The group was divided upon sipping, hemming and hawing between this last cup and the previous, a pair calling the hand prepared method, "a cup I'd want time to sit down to enjoy".


The views expressed in this review are the personal views of the reviewer and this particular product review was not sponsored or paid for in any way by the manufacturer or an agent working on their behalf. The option to control the coarseness of the grind, the amount the doser per serving, and the brewing temperature, gives a reasonable amount of control. The machine takes a short while warming up the elements, spitting out a first cup of siphoned water you'll discard, displaying the warmup yellow indicator, turning green when the Syntia is truly ready to dispense your choice in beverage. Otherwise, maintenance is handled with a dial turn and button press, with the system flushing parts clean in-between servings and when the system turns off (it turns itself off after a certain amount of time to save power).
Each participant was given a scoring sheet for determining "aroma", "taste", "mouthfeel", and "overall score". The Syntia came next, with everyone noticeably perking up from the aroma alone, noting there was much more flavor to be appreciated alongside the crema-improved mouthfeel; everyone took a longer time determining taste per sip versus the first drip method, with a few audible remarks of it being perfect everyday coffee and much more descriptive feedback about the taste. One taster found the Aeropress coffee much too strong, perhaps wishing we'd allow for the addition of cream and sugar. The Syntia was obviously designed to be an appliance one proudly keeps out in the open, a sleek, modern form factor with a space-friendly 10" width footprint. Also, we asked for each taster to guess how the sample was prepared, with any additional notes about each serving.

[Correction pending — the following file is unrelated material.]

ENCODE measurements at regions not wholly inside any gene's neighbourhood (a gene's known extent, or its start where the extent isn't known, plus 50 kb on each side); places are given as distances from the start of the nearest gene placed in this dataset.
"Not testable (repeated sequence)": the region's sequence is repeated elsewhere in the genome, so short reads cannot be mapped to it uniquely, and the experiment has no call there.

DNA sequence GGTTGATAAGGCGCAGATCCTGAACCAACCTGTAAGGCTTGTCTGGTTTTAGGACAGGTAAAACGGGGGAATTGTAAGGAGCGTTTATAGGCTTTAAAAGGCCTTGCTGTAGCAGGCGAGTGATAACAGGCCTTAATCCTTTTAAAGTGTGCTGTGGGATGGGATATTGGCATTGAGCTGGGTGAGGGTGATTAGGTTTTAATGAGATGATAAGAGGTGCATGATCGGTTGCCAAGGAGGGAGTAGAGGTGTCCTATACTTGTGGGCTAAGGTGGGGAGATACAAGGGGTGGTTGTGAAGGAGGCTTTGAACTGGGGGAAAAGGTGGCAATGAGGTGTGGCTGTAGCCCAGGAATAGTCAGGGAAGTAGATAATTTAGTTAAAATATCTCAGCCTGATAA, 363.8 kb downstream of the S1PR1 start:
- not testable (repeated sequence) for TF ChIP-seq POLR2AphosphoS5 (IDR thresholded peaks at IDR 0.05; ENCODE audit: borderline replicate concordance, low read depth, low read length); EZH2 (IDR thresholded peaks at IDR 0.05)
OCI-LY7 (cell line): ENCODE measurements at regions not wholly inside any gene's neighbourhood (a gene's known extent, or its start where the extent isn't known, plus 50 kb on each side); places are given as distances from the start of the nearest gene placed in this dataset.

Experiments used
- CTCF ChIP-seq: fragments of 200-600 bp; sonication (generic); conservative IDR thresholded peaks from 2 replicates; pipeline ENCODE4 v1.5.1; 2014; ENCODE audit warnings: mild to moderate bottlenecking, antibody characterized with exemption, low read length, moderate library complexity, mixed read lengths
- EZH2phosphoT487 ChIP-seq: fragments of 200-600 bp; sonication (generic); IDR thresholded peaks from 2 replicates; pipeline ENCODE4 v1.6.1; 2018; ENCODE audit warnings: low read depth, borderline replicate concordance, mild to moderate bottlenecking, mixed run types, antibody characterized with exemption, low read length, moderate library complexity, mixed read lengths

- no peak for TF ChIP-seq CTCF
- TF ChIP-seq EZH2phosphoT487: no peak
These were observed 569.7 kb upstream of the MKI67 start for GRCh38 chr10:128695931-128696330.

Or more notably, an espresso, where the crema (the highly desirable micro-bubble foam) becomes truly evident, a textural quality I realize is not truly reproducible using the Aeropress. Plus the top where the cup sits ontop gets easily marred with scratches after only a few uses.